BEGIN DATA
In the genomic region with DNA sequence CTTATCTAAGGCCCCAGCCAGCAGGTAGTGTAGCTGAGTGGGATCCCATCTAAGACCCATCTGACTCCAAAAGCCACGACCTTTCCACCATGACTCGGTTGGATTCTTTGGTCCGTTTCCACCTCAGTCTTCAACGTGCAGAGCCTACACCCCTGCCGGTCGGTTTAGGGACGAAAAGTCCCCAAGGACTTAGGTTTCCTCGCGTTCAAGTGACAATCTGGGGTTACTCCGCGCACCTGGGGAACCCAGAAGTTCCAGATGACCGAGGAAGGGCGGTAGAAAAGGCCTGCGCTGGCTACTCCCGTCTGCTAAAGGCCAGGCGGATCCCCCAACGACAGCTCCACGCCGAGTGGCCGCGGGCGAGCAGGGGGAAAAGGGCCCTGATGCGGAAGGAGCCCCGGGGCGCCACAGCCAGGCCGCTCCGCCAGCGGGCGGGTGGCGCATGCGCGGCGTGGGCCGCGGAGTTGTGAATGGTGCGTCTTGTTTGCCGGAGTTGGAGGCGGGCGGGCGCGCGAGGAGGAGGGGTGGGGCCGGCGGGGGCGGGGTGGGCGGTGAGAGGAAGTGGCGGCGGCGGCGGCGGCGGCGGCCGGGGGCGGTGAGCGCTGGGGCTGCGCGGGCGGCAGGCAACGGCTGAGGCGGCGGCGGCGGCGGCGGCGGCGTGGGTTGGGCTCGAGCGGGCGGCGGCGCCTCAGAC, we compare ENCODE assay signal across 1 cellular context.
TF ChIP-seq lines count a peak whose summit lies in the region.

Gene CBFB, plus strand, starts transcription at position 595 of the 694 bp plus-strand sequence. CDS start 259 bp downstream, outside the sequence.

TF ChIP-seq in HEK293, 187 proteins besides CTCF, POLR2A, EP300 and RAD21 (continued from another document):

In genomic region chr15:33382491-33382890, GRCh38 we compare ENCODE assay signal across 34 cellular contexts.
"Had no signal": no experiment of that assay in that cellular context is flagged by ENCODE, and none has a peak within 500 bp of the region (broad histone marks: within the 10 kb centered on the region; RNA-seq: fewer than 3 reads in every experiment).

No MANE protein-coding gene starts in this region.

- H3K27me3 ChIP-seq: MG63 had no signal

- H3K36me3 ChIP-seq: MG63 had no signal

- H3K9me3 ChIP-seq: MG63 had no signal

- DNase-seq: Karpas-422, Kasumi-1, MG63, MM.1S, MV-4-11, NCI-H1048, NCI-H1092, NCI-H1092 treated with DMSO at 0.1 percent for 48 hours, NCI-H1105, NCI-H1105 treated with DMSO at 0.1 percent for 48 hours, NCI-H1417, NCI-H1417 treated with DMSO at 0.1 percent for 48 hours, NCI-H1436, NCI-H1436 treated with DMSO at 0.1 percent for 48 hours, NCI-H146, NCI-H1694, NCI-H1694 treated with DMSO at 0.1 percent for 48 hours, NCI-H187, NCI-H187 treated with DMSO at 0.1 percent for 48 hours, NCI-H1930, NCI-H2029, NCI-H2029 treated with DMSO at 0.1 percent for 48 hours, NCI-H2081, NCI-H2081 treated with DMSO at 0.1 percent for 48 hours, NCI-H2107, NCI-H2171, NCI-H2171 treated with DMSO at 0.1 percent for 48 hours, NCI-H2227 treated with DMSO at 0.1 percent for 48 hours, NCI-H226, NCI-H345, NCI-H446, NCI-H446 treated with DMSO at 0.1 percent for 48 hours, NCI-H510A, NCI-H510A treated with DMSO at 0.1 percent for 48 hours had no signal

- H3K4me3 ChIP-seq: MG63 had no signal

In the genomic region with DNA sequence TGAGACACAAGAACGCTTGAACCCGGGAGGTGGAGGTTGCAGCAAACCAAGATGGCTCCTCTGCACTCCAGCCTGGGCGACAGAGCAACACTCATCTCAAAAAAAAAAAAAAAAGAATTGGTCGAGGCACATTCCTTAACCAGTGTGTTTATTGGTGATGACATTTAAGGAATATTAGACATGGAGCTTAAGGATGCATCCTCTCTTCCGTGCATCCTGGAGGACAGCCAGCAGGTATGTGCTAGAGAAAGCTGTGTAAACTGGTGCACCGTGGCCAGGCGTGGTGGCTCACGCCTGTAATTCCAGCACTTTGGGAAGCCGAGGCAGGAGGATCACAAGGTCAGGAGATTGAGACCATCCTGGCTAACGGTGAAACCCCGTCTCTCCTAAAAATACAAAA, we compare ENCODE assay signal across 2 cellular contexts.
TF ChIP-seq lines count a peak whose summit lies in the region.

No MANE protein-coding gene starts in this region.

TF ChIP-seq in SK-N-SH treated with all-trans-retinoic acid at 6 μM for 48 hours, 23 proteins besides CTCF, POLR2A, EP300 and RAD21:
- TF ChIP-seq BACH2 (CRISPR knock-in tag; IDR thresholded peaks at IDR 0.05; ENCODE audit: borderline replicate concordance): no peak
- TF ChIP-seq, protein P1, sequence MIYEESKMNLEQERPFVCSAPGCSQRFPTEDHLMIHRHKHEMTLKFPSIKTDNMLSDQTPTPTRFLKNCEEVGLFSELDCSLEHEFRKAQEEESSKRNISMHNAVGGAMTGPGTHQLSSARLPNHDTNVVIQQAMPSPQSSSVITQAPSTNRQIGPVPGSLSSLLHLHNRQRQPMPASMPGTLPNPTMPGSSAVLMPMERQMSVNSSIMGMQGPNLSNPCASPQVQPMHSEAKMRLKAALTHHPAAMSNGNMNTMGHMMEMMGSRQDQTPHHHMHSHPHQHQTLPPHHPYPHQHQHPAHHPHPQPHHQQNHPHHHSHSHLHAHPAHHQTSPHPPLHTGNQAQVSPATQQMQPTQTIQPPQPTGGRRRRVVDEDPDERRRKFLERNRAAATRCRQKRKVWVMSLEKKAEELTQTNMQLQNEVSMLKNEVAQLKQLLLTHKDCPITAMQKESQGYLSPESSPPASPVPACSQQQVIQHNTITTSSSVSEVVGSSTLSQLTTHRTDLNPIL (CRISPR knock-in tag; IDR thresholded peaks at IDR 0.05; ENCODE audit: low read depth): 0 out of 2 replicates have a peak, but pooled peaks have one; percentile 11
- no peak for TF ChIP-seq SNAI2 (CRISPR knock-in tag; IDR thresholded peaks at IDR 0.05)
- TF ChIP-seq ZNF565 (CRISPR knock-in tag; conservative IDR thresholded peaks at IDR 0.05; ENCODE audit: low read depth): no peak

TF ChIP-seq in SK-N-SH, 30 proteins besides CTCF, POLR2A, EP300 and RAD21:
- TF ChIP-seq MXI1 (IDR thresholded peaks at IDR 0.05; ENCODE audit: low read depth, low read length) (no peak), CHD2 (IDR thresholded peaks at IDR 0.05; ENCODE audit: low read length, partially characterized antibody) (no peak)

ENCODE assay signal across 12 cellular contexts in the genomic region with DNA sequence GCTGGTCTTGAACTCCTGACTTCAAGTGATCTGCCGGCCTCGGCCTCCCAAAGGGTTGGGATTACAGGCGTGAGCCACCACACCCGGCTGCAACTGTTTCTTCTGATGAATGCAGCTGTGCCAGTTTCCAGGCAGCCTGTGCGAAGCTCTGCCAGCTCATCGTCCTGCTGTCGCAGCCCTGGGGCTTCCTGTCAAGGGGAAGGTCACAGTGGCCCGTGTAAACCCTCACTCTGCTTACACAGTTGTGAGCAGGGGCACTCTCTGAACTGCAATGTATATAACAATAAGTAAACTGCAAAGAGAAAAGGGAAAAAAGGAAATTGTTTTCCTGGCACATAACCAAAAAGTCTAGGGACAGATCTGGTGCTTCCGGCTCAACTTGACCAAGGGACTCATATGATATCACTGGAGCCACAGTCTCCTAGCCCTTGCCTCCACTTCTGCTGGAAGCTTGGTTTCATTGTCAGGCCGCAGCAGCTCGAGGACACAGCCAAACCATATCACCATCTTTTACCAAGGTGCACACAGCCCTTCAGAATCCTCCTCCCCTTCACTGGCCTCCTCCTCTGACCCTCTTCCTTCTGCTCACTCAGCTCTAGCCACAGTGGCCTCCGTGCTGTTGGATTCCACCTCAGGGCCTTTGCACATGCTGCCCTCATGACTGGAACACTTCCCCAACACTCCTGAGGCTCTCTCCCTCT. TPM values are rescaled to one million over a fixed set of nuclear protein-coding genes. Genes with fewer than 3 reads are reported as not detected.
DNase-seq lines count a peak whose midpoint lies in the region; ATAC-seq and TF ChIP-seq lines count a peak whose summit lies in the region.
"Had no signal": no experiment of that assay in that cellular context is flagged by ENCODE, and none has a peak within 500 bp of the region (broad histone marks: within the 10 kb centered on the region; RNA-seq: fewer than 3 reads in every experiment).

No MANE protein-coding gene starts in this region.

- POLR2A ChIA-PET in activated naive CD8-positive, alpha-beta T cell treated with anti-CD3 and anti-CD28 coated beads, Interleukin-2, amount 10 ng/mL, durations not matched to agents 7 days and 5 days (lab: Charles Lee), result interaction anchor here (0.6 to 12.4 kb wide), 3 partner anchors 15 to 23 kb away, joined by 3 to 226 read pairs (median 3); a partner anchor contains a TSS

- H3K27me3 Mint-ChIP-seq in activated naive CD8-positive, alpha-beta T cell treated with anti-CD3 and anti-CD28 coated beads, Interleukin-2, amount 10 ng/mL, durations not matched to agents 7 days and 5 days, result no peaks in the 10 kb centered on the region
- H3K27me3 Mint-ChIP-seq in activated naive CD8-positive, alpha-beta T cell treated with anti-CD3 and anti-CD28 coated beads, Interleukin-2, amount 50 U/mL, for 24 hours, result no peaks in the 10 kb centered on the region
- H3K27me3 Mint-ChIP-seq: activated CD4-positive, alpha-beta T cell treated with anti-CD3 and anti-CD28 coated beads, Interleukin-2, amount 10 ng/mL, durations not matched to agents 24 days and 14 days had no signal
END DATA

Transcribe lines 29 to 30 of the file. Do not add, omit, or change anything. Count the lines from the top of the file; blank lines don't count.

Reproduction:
- H3K27me3 Mint-ChIP-seq in activated naive CD8-positive, alpha-beta T cell treated with anti-CD3 and anti-CD28 coated beads, Interleukin-2, amount 50 U/mL, for 24 hours, result no peaks in the 10 kb centered on the region
- H3K27me3 Mint-ChIP-seq: activated CD4-positive, alpha-beta T cell treated with anti-CD3 and anti-CD28 coated beads, Interleukin-2, amount 10 ng/mL, durations not matched to agents 24 days and 14 days had no signal